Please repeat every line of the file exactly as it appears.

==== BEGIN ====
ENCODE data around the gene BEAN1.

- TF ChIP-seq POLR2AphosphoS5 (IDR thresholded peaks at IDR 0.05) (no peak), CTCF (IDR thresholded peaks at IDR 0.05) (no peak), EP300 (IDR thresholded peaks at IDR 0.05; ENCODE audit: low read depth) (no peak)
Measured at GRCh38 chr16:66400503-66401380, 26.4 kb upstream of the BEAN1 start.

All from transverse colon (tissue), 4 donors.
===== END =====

ENCODE data around the gene BEAN1.

- TF ChIP-seq POLR2AphosphoS5 (IDR thresholded peaks at IDR 0.05) (no peak), CTCF (IDR thresholded peaks at IDR 0.05) (no peak), EP300 (IDR thresholded peaks at IDR 0.05; ENCODE audit: low read depth) (no peak)
Measured at GRCh38 chr16:66400503-66401380, 26.4 kb upstream of the BEAN1 start.

All from transverse colon (tissue), 4 donors.